Grandfather State Park closed indefinitely


You may have heard the news this morning about Grandfather Mountain State Park being closed to visitors indefinitely due to dangers caused by recent accumulations of snow, ice, and fallen trees/limbs. I experienced some of those weather adventures first-hand over the holidays in Boone, where a Christmas Eve ice storm caused extensive treachery and knocked out power to about 21,000 (it was out at my parents’ house for five days).
We wish all the best to Grandfather staff in getting the park up and running again. It sounds like they’ve all really banded together in response to these “weather challenges.” I wonder how many times, and for how long, Grandfather has had to close due to weather in the past? Speaking for myself, I have no interest in traversing the Mile High Swinging Bridge in conditions like those shown below. Brrr.
UPDATE 1/8/09: To clarify: only Grandfather Mountain State Park is closed indefinitely; the Grandfather Mountain attraction (the Mile High Swinging Bridge, animal habitats etc.) has not made the to close indefinitely. Whether the travel attraction will be open will be a day-to-day decision. For the time being, visitors should call (828) 733-2013 before making plans to travel to Grandfather.


6 thoughts on “Grandfather State Park closed indefinitely”

  1. The people in the photo are Julia Morton and Catherine Morton. The temperature was really low but there was no wind, for a wonder, and Hugh, Catherine, and I were the only people on the Mountain that day. Catherine and I took turns sledding down the road and Hugh drove the car to pick us up when he wasn’t taking pictures. It was a completely happy day.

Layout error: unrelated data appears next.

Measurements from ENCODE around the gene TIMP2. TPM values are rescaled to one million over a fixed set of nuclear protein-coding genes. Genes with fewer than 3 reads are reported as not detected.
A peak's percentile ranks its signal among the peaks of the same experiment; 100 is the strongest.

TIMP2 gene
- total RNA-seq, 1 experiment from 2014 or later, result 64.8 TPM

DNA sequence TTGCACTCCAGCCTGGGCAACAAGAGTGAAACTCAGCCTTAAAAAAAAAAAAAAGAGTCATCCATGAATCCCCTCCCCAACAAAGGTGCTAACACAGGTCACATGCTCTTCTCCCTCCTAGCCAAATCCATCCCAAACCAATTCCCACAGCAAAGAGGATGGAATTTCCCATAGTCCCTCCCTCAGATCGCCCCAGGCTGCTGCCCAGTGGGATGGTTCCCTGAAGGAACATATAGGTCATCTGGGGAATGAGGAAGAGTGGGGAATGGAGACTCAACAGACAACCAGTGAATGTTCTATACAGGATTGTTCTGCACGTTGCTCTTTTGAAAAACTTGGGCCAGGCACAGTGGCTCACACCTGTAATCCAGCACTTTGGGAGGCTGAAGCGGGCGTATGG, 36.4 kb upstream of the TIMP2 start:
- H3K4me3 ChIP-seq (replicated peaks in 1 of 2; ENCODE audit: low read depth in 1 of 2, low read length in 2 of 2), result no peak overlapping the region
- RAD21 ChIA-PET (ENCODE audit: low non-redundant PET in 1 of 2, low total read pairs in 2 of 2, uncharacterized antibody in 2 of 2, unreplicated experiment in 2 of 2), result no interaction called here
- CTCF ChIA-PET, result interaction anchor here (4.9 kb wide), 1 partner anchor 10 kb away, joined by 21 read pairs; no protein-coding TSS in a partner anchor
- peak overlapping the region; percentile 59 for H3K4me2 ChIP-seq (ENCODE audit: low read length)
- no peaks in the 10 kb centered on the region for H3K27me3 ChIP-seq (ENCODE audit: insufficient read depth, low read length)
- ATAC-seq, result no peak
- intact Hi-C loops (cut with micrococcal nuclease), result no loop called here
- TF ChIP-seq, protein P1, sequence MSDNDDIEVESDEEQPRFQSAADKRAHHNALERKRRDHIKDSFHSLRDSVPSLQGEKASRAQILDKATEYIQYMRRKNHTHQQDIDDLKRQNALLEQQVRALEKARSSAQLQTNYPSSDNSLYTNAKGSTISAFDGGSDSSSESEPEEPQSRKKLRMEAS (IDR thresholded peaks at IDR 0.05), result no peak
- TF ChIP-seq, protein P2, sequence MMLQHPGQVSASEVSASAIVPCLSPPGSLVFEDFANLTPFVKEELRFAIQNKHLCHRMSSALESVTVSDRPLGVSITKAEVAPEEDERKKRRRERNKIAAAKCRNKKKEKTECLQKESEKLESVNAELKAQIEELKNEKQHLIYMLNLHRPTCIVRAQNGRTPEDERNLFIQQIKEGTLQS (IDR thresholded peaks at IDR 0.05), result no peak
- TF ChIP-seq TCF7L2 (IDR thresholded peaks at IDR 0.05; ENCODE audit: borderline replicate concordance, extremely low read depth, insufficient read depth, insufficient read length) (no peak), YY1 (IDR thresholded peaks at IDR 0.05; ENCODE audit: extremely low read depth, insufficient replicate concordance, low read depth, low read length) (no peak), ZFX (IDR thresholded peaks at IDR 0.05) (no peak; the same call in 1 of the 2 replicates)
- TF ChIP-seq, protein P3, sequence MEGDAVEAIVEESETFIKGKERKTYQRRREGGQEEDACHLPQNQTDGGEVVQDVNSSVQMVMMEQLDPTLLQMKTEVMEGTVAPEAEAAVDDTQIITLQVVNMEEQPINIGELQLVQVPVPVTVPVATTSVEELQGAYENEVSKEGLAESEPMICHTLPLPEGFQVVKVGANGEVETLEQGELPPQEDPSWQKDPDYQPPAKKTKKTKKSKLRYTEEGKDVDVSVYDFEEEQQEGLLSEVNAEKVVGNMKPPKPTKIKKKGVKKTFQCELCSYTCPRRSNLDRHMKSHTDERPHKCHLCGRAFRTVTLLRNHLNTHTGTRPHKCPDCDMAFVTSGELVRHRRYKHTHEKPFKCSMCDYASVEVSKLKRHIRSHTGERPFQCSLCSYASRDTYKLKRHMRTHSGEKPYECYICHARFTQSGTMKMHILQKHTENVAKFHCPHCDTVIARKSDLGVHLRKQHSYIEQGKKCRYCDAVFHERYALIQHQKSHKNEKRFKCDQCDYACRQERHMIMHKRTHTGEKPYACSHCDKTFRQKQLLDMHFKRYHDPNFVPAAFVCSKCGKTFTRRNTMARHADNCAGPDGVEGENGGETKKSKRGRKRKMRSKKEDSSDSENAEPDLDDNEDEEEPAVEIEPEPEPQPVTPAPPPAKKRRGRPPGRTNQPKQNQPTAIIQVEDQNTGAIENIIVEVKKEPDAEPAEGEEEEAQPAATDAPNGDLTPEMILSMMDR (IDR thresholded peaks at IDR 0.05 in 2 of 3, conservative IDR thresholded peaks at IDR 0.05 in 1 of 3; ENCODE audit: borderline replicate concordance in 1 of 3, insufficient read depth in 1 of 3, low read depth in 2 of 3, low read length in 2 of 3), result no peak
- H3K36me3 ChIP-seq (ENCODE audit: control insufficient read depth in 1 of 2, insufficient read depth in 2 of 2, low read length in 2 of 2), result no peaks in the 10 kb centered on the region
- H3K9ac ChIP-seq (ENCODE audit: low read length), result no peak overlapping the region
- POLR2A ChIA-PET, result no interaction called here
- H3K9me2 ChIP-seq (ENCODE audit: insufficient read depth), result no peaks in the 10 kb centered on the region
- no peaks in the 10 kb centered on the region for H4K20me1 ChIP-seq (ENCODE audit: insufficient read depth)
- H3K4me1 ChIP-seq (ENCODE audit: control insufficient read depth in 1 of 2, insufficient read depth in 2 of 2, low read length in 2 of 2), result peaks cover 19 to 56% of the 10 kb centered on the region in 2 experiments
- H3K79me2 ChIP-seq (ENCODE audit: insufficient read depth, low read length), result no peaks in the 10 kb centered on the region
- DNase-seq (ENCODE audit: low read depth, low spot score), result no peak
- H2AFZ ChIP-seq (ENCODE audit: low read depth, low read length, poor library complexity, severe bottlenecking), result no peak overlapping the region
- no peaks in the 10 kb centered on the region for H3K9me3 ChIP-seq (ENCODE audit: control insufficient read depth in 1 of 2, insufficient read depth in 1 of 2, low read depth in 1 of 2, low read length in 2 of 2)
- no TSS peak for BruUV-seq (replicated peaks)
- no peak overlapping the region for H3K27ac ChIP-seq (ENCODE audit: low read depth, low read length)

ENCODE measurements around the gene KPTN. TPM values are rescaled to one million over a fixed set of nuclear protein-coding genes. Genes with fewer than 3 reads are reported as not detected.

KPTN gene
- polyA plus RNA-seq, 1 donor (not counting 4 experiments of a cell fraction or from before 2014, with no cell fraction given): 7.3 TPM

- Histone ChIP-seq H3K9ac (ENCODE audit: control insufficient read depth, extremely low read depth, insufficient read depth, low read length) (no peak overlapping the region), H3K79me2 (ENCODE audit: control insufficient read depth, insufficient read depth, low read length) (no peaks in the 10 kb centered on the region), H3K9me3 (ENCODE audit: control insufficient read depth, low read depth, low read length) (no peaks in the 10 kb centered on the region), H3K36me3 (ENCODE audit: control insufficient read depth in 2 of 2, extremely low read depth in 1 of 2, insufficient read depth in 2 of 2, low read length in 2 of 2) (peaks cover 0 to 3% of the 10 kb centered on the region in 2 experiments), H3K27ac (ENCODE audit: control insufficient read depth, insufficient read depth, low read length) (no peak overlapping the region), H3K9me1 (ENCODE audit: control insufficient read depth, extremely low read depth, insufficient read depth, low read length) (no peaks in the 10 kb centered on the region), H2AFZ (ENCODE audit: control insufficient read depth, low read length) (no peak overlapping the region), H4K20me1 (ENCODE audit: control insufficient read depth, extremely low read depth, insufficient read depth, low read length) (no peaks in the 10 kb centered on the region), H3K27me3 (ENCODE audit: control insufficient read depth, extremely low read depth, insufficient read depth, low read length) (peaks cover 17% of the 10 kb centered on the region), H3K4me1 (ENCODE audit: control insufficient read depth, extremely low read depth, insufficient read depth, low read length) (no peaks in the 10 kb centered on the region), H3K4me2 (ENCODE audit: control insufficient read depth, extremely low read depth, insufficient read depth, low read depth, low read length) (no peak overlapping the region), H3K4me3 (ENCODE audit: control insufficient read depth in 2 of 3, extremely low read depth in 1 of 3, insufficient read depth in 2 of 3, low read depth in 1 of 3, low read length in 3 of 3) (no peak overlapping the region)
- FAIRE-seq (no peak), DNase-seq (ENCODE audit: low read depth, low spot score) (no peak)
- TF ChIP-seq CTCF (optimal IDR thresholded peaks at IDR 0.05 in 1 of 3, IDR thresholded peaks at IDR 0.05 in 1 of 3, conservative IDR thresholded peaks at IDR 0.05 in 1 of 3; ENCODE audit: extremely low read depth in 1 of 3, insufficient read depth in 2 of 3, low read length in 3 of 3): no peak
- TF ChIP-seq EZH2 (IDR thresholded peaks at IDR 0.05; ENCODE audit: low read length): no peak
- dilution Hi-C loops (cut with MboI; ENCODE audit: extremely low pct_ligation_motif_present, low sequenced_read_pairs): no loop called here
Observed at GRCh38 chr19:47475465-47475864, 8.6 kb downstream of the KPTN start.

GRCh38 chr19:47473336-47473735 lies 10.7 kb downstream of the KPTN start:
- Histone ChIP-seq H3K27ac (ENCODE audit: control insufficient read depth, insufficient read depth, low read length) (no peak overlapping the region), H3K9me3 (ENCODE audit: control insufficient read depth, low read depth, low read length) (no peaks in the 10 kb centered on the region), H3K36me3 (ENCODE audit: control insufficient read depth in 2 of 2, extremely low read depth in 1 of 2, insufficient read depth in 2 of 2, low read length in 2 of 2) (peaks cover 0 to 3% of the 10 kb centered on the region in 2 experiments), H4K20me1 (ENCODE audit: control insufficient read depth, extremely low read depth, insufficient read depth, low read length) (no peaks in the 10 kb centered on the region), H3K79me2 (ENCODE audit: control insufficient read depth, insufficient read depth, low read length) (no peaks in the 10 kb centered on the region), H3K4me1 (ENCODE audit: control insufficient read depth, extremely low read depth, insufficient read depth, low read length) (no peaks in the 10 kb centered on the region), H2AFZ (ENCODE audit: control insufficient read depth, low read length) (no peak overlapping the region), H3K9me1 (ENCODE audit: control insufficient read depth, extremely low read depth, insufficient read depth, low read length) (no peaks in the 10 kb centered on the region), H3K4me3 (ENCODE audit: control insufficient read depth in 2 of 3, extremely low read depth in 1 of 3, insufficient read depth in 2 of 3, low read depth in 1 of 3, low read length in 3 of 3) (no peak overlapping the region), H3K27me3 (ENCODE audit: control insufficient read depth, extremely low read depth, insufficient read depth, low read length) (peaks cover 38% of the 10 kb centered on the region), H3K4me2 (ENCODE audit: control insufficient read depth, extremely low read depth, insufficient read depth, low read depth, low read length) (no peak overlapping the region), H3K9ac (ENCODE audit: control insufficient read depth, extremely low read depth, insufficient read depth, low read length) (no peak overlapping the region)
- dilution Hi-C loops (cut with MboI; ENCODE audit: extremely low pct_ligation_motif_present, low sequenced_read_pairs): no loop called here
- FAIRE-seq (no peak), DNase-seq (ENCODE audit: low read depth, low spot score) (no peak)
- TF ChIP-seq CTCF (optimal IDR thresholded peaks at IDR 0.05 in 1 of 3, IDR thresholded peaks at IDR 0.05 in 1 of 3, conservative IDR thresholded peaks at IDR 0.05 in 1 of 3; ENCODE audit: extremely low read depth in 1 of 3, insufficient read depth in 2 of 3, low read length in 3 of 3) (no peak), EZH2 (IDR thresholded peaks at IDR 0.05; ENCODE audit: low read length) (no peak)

2. I want everyone to be aware that although Grandfather Mountain State Park has announced that it will be closed indefinitely, the Grandfather Mountain travel attraction (the Mile High Swinging Bridge, the animal habitats, the Nature Museum, etc.), which is operated by the non-profit Grandfather Mountain Stewardship Foundation, has not made any such decision to close indefinitely. Whether the travel attraction will be open on any given day will be a day-to-day decision, depending on the weather. Please call(828)733-2013 before making plans to travel to Grandfather Mountain. We will do our best to try to open the Mountain whenever possible, depending on Mother Nature!

  3. An image similar to image #1 in this post, with Julia and Catherine, is on page 70 of Hugh’s 2003 book “Hugh Morton’s North Carolina.” The caption says the temperature was two degrees at the time the photograph was snapped. There are several Western North Carolina snow pictures in Hugh’s 2006 book as well.
    You may recall the funny story that Charles Kuralt told at the 40th anniversary celebration of the “Mile High Swinging Bridge” in 1992. He said:
    “The first winter that the bridge was here, the winter wind came up and blew the bridge around and heaved it like a bedspread being shaken out the back door of the cabin by a mountain woman, and blew a lot of the boards out of the floor and forced the engineers to give the Mile-High Swinging Bridge a second thought. The next spring, they attached those cables that hold the bridge to the ground below. I need hardly point out that since then, the Mile-High Swinging Bridge, which is NOT a mile high, is not swinging, either. So what we have here is the 80-Foot High, tethered bridge.”
    I also recall from my days at WFMY-TV, we often reported temperatures and winds at Grandfather Mountain. We, along with WRAL-TV in Raleigh, had a direct tie-in to the weather station at Grandfather.
    Finally, in a letter from Hugh Morton dated April 21, 2003, he started with the following sentence:
    “Grandfather Mountain has had more Winter this year than in the last three Winters combined, so we are ready for the warm new season.”
    A similar sentence might later apply to the Winter of 2010.

  4. Back in the early 1990s, when I was one of the producers at WFMY-TV’s “Good Morning Show,” in Greensboro, Hugh Morton would often send me notes telling me about significant weather events at Grandfather Mountain. And we would use them on our show…weather across our state was an important segment of the program.
    The weather on Grandfather this past Sunday (3/30/14) would likely have prompted one of those notes.

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